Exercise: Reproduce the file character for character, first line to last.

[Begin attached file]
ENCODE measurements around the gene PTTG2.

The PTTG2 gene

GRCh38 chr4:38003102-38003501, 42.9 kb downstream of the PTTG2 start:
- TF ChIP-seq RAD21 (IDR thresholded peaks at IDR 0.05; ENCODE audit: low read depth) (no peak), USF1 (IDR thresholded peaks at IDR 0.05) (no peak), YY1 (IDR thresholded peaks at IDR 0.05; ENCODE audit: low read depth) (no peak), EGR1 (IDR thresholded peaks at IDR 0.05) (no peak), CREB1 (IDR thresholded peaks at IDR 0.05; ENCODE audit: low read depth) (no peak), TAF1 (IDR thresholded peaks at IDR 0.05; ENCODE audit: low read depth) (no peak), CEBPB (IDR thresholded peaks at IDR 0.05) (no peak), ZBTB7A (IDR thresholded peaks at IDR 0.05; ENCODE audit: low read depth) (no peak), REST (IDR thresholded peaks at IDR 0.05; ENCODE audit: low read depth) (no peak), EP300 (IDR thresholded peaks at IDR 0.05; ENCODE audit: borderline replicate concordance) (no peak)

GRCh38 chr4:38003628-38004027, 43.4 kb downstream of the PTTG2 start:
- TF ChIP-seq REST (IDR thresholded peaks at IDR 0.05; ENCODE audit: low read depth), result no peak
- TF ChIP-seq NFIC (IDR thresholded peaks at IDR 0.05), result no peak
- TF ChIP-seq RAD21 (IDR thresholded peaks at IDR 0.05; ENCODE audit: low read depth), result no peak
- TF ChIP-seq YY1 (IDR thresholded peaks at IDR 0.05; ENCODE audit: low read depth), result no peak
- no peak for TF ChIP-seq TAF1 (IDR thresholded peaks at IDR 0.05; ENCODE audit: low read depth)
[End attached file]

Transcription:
ENCODE measurements around the gene PTTG2.

The PTTG2 gene

GRCh38 chr4:38003102-38003501, 42.9 kb downstream of the PTTG2 start:
- TF ChIP-seq RAD21 (IDR thresholded peaks at IDR 0.05; ENCODE audit: low read depth) (no peak), USF1 (IDR thresholded peaks at IDR 0.05) (no peak), YY1 (IDR thresholded peaks at IDR 0.05; ENCODE audit: low read depth) (no peak), EGR1 (IDR thresholded peaks at IDR 0.05) (no peak), CREB1 (IDR thresholded peaks at IDR 0.05; ENCODE audit: low read depth) (no peak), TAF1 (IDR thresholded peaks at IDR 0.05; ENCODE audit: low read depth) (no peak), CEBPB (IDR thresholded peaks at IDR 0.05) (no peak), ZBTB7A (IDR thresholded peaks at IDR 0.05; ENCODE audit: low read depth) (no peak), REST (IDR thresholded peaks at IDR 0.05; ENCODE audit: low read depth) (no peak), EP300 (IDR thresholded peaks at IDR 0.05; ENCODE audit: borderline replicate concordance) (no peak)

GRCh38 chr4:38003628-38004027, 43.4 kb downstream of the PTTG2 start:
- TF ChIP-seq REST (IDR thresholded peaks at IDR 0.05; ENCODE audit: low read depth), result no peak
- TF ChIP-seq NFIC (IDR thresholded peaks at IDR 0.05), result no peak
- TF ChIP-seq RAD21 (IDR thresholded peaks at IDR 0.05; ENCODE audit: low read depth), result no peak
- TF ChIP-seq YY1 (IDR thresholded peaks at IDR 0.05; ENCODE audit: low read depth), result no peak
- no peak for TF ChIP-seq TAF1 (IDR thresholded peaks at IDR 0.05; ENCODE audit: low read depth)